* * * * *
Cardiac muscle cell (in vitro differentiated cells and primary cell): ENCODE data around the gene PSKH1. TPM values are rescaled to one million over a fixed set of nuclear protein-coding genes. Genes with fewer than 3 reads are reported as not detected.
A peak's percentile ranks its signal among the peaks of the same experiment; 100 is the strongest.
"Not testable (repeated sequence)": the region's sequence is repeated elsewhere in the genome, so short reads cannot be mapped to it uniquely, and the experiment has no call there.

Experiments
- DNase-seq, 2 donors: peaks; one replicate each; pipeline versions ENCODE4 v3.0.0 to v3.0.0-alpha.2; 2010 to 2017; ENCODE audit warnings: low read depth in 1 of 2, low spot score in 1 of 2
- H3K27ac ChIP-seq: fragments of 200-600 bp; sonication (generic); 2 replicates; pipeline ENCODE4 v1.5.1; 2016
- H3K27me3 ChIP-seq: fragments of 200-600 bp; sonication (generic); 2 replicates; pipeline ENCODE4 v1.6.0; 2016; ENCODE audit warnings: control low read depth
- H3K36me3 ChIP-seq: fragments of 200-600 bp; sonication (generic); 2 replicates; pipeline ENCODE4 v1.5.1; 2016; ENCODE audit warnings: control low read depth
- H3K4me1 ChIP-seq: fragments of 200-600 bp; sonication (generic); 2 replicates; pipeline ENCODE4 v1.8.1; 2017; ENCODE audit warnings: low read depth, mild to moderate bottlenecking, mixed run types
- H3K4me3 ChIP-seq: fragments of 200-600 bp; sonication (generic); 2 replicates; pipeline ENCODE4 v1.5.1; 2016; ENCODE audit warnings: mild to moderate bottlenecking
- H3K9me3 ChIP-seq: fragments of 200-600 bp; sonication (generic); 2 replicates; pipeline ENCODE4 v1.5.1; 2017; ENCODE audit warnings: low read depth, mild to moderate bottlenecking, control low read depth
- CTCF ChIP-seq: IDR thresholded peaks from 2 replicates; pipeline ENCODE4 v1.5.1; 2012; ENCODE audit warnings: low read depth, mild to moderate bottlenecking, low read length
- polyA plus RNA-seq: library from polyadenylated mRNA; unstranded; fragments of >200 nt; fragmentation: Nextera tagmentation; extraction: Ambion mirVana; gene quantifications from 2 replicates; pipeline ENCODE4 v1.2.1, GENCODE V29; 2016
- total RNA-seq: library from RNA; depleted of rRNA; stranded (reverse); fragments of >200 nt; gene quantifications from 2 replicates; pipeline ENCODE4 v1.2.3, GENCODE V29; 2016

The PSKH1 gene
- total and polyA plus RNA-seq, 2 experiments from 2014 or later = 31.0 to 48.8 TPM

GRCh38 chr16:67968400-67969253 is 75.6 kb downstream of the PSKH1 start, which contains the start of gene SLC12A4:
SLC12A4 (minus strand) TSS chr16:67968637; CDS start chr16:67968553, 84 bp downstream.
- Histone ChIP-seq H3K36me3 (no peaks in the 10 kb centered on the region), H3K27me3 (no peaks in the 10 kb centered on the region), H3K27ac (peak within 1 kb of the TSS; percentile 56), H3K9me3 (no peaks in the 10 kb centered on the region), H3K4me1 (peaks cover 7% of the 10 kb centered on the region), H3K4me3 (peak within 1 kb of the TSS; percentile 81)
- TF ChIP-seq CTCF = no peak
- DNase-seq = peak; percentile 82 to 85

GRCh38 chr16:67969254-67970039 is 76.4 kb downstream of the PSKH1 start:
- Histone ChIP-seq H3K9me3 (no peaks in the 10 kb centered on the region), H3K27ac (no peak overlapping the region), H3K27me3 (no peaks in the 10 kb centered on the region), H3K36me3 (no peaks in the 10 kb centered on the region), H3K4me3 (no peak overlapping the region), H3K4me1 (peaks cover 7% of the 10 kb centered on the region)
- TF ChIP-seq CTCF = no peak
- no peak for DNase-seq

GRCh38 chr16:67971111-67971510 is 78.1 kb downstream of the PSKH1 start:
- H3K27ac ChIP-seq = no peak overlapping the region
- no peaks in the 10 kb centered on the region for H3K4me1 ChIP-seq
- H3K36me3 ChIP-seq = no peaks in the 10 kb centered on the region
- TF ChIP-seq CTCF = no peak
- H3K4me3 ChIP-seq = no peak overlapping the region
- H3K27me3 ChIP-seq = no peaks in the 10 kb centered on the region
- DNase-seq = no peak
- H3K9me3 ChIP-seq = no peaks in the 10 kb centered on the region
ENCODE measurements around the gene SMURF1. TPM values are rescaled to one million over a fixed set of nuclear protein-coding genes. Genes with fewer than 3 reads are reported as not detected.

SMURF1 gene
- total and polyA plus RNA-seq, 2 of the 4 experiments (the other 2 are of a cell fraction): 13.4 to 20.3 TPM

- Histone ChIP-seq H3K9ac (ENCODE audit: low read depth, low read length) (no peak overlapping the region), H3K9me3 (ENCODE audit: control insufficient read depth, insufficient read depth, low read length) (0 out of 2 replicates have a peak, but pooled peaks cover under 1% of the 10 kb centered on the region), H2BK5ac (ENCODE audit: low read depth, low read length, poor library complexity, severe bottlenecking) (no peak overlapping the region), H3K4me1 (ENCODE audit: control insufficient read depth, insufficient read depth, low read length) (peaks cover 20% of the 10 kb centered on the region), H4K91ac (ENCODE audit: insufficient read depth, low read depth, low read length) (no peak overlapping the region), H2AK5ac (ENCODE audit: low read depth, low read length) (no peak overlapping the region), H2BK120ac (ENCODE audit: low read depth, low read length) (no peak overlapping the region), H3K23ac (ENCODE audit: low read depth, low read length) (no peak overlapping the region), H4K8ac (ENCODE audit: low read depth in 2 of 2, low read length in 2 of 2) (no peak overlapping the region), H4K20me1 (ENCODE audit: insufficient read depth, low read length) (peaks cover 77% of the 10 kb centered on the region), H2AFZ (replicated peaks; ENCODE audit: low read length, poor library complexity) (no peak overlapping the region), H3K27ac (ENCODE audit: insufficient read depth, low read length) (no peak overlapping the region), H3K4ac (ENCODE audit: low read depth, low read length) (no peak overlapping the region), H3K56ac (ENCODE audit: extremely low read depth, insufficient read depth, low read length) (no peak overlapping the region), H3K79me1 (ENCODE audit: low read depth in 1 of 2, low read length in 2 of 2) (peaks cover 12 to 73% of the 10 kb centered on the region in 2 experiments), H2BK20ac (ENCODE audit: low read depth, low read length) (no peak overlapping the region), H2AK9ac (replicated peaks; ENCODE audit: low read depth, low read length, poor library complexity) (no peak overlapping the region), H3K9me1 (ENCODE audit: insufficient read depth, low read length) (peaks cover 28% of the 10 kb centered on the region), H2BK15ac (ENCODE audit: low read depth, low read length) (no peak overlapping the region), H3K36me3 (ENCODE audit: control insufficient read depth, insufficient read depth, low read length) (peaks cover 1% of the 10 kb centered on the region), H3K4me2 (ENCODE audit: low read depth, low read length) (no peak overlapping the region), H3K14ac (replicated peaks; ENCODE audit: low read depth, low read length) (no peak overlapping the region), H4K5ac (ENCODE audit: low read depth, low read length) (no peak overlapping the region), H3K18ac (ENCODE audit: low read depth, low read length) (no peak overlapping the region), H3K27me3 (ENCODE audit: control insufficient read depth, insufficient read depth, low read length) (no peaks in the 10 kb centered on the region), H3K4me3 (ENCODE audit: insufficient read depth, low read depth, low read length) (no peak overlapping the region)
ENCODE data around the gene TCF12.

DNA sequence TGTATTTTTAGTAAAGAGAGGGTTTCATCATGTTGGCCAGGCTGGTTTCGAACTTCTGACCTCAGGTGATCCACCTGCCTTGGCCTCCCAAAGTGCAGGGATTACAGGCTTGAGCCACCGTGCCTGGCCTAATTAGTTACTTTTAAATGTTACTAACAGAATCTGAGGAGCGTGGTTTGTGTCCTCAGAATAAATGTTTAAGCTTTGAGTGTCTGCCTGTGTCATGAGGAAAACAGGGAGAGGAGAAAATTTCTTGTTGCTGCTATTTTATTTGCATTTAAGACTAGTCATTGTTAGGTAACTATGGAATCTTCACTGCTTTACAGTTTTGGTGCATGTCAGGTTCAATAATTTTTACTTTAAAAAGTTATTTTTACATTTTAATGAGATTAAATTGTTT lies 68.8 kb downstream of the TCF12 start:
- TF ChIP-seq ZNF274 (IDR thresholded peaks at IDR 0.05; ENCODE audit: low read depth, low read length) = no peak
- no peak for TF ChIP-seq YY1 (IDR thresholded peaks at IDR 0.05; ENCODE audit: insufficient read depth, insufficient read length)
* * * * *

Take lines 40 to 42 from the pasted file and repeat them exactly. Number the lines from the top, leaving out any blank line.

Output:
DNA sequence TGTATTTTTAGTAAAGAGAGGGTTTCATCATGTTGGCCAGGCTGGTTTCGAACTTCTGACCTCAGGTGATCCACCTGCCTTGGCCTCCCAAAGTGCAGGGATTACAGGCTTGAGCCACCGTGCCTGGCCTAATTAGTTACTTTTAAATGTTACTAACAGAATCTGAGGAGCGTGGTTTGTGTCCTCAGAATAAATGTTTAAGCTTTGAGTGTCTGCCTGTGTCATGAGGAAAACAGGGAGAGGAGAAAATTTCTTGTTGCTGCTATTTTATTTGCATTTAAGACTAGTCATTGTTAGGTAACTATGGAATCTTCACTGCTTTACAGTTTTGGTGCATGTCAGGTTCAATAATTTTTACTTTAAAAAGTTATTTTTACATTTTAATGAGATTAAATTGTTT lies 68.8 kb downstream of the TCF12 start:
- TF ChIP-seq ZNF274 (IDR thresholded peaks at IDR 0.05; ENCODE audit: low read depth, low read length) = no peak
- no peak for TF ChIP-seq YY1 (IDR thresholded peaks at IDR 0.05; ENCODE audit: insufficient read depth, insufficient read length)